VIAGRA increases couples’ ability to have sexual intercourse (see CLINICAL TRIALS).

Pharmacokinetics

Absorption: Sildenafil is rapidly absorbed. Maximum observed plasma concentrations are reached within 30 to 120 minutes (median 60 minutes) of oral dosing in the fasted state. The mean absolute bioavailability is 41% (range 25%-63%). The oral pharmacokinetics of VIAGRA is proportional over the recommended dose range studied (25 mg to 100 mg).

Sildenafil inhibits the human PDE5 enzyme in vitro by 50% at a concentration of 3.5 nM. In man, the mean maximum free plasma concentration of sildenafil following a single oral dose of 100 mg is approximately 18 ng/mL, or 38 nM.

When VIAGRA was administered with a high-fat meal, the rate of absorption was significantly decreased, with a 29% reduction in Cmax and a 60-minute delay in Tmax. The patient may find that it takes longer to work if taken with a high-fat meal. However, although it was statistically significant (AUC decreased by 11%), the decrease in the extent of absorption was not clinically relevant. The relative bioavailability fed/fasted was 89% (90% CI; 84-94%) (see DRUG INTERACTIONS).

Distribution: The mean steady state volume of distribution (Vss) for sildenafil is 105 litres, indicating distribution into the tissues. Sildenafil and its major circulating N-desmethyl metabolite are both approximately 96% bound to plasma proteins. Protein binding is independent of total drug concentrations.

Based upon measurements of sildenafil in the semen of healthy volunteers, less than 0.001% of the ingested dose may appear in the semen of patients 90 minutes after drug intake.

Metabolism: Sildenafil is cleared predominantly by the CYP3A4 (major route) and CYP2C9 (minor route) hepatic microsomal isoenzymes. The major circulating metabolite results from N-demethylation of sildenafil at the N-methyl piperazine moiety. This metabolite has a PDE selectivity profile similar to sildenafil and an in vitro potency against PDE5 approximately 50% that of the parent drug. Plasma concentrations of this metabolite are approximately 40% of those seen for sildenafil. The N-desmethyl metabolite is further metabolised, with a terminal half-life of approximately 4 hours.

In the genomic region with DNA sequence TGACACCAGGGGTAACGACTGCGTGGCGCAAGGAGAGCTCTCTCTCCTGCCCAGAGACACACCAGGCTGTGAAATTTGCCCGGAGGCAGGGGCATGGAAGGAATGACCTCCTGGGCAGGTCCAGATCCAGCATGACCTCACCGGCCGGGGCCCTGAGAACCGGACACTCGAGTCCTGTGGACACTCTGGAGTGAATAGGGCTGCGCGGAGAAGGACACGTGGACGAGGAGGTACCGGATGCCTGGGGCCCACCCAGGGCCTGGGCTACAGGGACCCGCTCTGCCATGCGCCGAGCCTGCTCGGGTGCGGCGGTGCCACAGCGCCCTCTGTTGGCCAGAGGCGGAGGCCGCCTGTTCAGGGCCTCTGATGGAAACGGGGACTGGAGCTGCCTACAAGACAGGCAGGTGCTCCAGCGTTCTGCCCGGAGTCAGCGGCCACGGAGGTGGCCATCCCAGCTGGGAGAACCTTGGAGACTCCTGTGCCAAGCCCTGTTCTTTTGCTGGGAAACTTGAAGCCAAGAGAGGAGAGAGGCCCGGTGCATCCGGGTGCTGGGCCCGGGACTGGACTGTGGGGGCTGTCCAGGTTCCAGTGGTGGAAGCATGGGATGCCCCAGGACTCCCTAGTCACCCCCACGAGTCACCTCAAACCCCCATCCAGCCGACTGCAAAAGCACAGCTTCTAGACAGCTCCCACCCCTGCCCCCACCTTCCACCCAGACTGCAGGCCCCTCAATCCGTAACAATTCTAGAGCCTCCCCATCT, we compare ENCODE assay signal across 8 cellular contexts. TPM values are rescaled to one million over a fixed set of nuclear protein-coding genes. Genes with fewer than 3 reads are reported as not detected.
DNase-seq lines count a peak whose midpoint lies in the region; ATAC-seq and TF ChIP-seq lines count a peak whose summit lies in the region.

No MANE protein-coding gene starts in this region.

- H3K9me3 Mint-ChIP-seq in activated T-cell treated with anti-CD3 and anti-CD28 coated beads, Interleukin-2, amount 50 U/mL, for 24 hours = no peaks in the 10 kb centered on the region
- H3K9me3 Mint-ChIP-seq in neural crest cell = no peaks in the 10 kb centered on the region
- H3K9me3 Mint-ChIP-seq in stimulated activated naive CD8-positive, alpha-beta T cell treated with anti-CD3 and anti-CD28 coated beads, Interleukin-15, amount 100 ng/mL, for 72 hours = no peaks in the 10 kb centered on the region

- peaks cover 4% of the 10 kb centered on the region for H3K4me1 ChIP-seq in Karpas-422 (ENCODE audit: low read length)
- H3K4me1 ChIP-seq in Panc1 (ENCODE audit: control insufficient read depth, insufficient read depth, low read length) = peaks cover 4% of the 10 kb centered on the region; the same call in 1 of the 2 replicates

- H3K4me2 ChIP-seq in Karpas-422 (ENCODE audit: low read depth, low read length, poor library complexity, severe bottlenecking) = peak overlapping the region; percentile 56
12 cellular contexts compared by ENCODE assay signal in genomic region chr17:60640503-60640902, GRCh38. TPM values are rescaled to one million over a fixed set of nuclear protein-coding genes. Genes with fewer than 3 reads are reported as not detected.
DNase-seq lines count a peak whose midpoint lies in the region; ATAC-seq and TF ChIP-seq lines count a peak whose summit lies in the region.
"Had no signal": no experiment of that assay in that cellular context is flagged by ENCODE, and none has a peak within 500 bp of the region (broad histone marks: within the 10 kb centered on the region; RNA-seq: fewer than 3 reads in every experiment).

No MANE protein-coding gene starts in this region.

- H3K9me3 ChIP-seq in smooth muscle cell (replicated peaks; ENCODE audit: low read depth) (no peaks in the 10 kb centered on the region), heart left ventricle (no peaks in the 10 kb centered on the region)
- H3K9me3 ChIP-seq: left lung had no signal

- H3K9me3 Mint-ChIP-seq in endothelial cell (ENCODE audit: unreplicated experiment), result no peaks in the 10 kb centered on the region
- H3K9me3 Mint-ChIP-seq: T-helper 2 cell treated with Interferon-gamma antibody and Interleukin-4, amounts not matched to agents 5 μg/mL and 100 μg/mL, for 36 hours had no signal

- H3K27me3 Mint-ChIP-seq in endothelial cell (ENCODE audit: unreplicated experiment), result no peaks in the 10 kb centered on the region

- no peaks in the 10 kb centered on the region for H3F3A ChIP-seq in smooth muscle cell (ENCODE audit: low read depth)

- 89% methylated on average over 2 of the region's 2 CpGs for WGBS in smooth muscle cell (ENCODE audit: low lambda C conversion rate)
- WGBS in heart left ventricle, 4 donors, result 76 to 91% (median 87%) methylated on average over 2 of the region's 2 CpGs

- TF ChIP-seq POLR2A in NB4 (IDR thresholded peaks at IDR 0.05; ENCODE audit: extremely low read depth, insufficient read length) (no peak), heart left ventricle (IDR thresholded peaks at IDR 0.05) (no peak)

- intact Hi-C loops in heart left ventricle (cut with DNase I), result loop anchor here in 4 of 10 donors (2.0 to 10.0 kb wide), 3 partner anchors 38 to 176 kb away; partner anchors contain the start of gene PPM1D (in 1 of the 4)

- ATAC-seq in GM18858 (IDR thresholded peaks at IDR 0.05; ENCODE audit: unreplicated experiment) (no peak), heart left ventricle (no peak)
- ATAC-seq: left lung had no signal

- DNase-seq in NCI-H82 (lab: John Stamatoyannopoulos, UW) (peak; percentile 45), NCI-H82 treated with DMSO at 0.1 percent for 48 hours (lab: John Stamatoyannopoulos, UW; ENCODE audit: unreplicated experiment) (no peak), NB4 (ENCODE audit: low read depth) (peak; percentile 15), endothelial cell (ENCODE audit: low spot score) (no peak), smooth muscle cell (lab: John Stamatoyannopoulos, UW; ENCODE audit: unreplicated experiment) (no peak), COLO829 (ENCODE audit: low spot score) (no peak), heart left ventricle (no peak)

Excretion: The total body clearance of sildenafil is 41 L/h with a resultant terminal phase half-life of 3-5 hours. After either oral or intravenous administration, sildenafil is excreted as metabolites predominantly in the feces (approximately 80% of administered dose) and to a lesser extent in the urine (approximately 13% of the administered dose).

Special Populations and Conditions

Geriatrics: Healthy elderly subjects (65 years or older) had a reduced clearance of sildenafil, resulting in approximately 90 % higher plasma concentrations of sildenafil and the active N-desmethyl metabolite compared to those seen in healthy younger volunteers (18-45 years). Due to age-differences in plasma protein binding, the corresponding increase in free sildenafil plasma concentration was approximately 40 %.

Hepatic Insufficiency: In volunteers with hepatic cirrhosis (Child-Pugh A and B), sildenafil clearance was reduced, resulting in increases in AUC (85%) and Cmax (47%) compared to age-matched volunteers with no hepatic impairment. The pharmacokinetics of sildenafil in patients with severe hepatic impairment (Child-Pugh class C) have not been studied.

Since sildenafil clearance is reduced in geriatric patients (65 years or older), patients with renal impairment or patients with hepatic impairment, a starting dose of 25 mg should be considered. Based on efficacy and toleration, the dose may be increased to 50 mg or 100 mg (see WARNINGS AND PRECAUTIONS, DOSAGE AND ADMINISTRATION).

Renal Insufficiency: In volunteers with mild (CLcr = 50-80 mL/min) and moderate (CLcr = 30-49 mL/min) renal impairment, the pharmacokinetics of a single oral dose of VIAGRA (50 mg) were not altered. In volunteers with severe (CLcr <30 mL/min) renal impairment, sildenafil clearance was reduced, resulting in increases in AUC (100%) and Cmax (88%) compared to age-matched volunteers with no renal impairment.

In addition, N-desmethyl metabolite AUC and Cmax values were significantly increased by 200 % and 79 % respectively in subjects with severe renal impairment compared to subjects with normal renal function.